Margot Bennett: The Man Who Didn’t Fly


Blurb:

Four men had arranged to fly to Dublin. When their aeroplane descended as a fireball into the Irish Sea, only three of them were on board. With the identities of the passengers lost beneath the waves, a tense and perplexing investigation begins to determine the living from the dead, with scarce evidence to follow beyond a few snippets of overheard conversation and one family’s patchy account of the three days prior to the flight.

Who was the man who didn’t fly? What did he have to gain? And would he commit such an explosive murder to get it? First published in 1955, Bennett’s ingenious mystery remains an innovative and thoroughly entertaining inversion of the classic whodunit.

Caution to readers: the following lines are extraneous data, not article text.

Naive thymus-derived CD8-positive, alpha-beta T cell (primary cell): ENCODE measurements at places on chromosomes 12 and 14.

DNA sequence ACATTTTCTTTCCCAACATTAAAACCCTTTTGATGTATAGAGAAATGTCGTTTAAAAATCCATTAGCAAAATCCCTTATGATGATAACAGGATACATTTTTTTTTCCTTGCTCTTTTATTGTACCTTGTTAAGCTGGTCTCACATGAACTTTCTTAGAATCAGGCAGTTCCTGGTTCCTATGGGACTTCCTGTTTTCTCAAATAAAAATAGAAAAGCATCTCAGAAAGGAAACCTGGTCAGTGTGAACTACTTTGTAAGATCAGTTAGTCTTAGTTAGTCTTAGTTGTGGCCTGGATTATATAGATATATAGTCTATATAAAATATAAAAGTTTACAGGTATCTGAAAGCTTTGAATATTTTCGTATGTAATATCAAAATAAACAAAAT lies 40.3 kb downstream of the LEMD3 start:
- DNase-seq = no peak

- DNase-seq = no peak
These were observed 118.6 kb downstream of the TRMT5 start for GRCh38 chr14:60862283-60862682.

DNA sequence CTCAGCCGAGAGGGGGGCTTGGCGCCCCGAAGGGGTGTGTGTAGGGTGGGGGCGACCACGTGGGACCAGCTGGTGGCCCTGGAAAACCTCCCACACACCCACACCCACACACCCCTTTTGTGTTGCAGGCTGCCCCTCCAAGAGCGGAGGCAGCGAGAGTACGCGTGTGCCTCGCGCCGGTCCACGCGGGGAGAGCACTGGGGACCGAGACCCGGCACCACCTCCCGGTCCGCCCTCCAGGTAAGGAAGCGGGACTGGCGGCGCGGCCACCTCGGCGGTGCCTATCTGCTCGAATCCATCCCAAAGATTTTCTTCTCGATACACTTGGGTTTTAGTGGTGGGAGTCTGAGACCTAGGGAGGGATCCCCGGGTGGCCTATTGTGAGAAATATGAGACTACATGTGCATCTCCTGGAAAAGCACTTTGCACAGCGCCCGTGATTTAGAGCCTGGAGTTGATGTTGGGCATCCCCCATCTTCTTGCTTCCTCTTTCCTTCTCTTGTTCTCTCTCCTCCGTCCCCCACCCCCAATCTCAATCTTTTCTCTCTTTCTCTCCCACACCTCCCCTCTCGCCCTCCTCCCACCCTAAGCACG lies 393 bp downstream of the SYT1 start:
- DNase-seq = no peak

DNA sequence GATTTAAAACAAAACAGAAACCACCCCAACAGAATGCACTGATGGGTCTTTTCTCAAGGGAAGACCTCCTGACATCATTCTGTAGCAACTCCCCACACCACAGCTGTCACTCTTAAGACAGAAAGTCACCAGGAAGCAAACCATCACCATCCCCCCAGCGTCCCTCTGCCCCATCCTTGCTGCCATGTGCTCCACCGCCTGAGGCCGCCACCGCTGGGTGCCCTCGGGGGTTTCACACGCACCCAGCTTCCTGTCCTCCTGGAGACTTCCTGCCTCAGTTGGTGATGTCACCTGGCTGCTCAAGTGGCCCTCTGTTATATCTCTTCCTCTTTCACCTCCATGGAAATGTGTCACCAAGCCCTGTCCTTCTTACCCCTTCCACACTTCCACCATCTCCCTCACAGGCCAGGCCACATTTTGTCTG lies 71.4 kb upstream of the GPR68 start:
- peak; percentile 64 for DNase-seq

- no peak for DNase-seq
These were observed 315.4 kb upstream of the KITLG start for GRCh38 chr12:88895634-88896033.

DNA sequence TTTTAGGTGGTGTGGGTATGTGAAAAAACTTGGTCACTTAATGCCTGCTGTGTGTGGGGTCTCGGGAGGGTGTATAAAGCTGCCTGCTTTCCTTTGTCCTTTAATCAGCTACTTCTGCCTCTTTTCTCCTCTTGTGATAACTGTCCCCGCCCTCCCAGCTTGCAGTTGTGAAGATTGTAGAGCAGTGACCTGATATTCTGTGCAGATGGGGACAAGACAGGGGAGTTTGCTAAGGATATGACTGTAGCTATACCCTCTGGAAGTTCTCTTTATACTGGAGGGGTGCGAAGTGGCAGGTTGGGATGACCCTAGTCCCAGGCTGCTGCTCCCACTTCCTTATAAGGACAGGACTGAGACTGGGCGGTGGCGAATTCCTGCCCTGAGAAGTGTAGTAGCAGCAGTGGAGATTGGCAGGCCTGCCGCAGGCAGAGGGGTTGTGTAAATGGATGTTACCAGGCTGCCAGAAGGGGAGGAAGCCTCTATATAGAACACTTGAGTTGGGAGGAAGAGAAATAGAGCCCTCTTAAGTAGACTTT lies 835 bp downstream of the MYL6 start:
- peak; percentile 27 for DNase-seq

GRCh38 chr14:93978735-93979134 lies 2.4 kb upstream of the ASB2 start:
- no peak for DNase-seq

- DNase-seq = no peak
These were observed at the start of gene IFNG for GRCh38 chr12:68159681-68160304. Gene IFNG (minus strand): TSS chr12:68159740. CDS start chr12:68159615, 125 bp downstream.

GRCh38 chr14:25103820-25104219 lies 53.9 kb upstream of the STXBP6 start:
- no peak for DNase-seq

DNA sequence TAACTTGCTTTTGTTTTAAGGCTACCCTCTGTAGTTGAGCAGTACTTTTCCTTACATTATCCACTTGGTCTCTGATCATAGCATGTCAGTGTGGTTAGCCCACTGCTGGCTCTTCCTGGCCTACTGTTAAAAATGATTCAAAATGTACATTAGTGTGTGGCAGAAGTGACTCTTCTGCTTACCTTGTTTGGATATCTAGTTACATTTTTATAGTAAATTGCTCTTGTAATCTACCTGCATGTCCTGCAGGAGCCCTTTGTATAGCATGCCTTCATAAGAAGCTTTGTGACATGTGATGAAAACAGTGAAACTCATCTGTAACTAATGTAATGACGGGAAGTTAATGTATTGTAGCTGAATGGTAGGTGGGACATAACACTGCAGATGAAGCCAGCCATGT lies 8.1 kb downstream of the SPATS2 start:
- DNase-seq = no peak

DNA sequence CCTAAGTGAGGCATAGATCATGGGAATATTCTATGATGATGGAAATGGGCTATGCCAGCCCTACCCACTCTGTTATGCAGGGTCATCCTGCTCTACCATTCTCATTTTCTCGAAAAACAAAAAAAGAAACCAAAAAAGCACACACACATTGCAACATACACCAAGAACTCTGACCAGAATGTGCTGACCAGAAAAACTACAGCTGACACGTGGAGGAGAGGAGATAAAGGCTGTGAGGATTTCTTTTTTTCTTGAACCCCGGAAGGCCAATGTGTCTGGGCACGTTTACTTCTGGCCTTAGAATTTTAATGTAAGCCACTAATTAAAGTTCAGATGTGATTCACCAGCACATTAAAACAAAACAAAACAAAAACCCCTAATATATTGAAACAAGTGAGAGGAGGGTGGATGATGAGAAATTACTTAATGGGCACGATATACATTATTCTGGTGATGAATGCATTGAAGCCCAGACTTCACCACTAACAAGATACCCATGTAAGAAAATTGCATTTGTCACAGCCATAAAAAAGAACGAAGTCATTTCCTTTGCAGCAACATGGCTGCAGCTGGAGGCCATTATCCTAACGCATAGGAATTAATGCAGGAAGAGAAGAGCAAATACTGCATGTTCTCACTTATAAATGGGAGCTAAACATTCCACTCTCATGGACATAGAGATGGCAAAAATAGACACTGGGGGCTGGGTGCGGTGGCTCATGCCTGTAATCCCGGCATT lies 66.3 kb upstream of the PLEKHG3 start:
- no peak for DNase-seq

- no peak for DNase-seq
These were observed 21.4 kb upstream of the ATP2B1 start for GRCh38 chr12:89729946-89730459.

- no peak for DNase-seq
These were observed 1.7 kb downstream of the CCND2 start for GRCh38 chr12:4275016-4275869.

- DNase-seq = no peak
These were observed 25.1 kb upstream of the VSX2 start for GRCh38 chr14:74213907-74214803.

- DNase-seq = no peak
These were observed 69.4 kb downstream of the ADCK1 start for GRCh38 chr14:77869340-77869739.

My first book by Bennett, and if this is as typical of her writing as BLCC series editor Martin Edwards wants us to believe, it may well remain the only one. I’m not necessarily a fan of inverse mysteries anyway (Columbo and his ilk excepted), even less so of books that can’t make up their minds whether they do or don’t want to be inverse mysteries to begin with; and a wetter towel than this book’s purported “heroine” surely must be hard to find both in- and outside of Golden Age mystery fiction. (Also: the police reduced to identifying the passengers of a crashed plane on the basis of their anecdotal description and pre-flight conversation as partially witnessed by a none-too-observant bartender … seriously?!) — That said, the underlying idea is a good one; it would just seem to have required a more skillful writer to execute it.

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